- use protected getPredecessor method
- find predecessor of node to be removed
- predecessor.getNext(using level from prior step), gives result node

remove step 2:

- to find result next node,
- deal with removing head case:
- prior is null
- swap out result with result prior
- result next = result.next

remove step 3:

- starting from top occurring level, remove each node in the tower
- result = result.getNext
- result prev next = result next
- if we aren't at last level of tower,
- move down
- set results previous at new level

getPredecessor method:

- handle head case
- look for the node (and level) where next nod has target value
- if we reach end of row, move down
- if we find a larger node, stop moving right and move down (move down, then walker = walker.next)
- if we are bigger than the next node, keep moving right
- if we are equal, return this node.

# Complexity and Cost

## Big O Complexity Table

Complexity depends on implementation. See Hash Tables Study Guide and Search Trees Study Guide for big O tables.

## Analysis of Skip Lists

### Big O Complexity

Big-O Complexity of Skip Lists | |||
---|---|---|---|

Skip List | |||

get | O(log N) | ||

set | O(log N) | ||

contains | O(log N) | ||

remove | O(log N) | ||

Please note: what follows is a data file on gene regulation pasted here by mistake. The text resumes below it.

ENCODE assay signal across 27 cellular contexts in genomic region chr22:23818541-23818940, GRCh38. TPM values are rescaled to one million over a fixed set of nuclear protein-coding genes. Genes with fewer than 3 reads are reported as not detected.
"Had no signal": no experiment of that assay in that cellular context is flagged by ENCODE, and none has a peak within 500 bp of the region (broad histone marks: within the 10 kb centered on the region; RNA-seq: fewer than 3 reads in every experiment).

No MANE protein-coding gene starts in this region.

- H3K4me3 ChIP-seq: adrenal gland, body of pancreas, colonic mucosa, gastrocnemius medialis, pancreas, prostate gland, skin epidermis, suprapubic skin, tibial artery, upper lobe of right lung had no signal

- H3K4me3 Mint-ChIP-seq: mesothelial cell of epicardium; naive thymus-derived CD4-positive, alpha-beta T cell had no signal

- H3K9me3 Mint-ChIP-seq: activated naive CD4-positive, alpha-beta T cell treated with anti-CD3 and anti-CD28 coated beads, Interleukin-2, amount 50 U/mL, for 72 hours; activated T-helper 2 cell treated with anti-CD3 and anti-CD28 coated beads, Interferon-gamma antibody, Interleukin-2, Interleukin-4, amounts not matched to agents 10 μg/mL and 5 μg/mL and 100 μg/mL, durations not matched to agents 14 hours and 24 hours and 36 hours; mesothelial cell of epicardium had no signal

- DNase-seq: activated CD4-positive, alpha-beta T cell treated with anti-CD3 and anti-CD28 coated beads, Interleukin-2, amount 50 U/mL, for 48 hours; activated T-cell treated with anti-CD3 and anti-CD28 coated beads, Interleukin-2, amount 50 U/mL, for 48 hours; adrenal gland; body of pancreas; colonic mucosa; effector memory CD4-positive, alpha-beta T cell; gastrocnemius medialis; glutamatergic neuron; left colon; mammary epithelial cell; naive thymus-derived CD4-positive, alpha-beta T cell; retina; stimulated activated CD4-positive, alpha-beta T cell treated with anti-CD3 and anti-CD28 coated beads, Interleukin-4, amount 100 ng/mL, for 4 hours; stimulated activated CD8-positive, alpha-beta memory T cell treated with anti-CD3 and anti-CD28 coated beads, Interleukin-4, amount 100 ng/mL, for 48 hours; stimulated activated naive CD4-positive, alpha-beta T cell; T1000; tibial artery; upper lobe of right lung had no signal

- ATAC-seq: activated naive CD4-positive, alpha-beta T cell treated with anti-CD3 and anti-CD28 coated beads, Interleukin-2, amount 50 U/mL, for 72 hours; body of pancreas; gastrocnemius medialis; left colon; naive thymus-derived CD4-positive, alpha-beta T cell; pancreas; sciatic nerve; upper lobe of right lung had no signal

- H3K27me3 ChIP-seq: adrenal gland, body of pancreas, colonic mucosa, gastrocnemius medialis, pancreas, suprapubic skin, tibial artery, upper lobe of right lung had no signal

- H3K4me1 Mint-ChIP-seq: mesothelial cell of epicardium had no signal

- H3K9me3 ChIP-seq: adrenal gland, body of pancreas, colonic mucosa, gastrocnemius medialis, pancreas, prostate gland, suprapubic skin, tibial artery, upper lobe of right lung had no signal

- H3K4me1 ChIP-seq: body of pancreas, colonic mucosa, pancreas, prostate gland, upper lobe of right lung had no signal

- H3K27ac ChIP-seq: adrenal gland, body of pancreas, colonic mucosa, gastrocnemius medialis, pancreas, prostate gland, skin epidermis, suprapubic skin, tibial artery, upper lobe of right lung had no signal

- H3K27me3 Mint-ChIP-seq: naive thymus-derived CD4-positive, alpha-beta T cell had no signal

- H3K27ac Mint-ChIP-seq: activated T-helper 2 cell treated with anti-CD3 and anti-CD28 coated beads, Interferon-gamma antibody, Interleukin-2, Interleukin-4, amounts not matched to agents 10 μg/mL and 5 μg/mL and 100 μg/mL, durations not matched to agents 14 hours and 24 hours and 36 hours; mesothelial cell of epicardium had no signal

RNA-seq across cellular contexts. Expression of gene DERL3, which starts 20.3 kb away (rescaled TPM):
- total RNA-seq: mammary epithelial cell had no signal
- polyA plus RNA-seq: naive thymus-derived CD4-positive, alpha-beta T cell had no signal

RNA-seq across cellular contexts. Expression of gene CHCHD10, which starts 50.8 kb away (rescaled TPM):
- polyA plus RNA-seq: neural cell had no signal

find min | O(1) | ||

find max | O(1) | ||

find lt/find lte/find gt/find gte | O(log N) | ||

find range | O(log N + S), S items returned | ||

iterate over all items | O(N) |

### Probabilistic Analysis of Performance

Performance analysis:

- Base it on
**expectation** - High likelihood of good performance, given by Chernoff bounds
- Bounded height with high probability

at a given level i, what is the probability of having an entry? 1/2, from coin flip. These combine to give the expression above.

Given a constant c > 1, the height of a tree is larger than c log n with probability of **at most**

The probability that the height is smaller than c log n is

### Space Usage

We can analyze the space usage of a probabilistic data set by analyzing the expected sum of number of nodes. This is given by the sum of number of positions at level i:

The last term can be simplified using the fact that

to say that

This number is bounded by 2, and therefore

and therefore the expected number of nodes in the skip list is O(n):

# OOP Principles

# Flags

Maps and DictionariesSeries on Data Structures
Maps Map implementations: Maps/AbstractMap Dictionary implementations: Dictionaries/LinkedDict
Hash Maps/OOP Hash Maps/Dynamic Resizing Hash functions: Hash Functions Hash map implementations: Hash Maps/AbstractHashMap
Skip Lists Java implementations: SkipList
Sets
· Template:MapsFlagBase · e |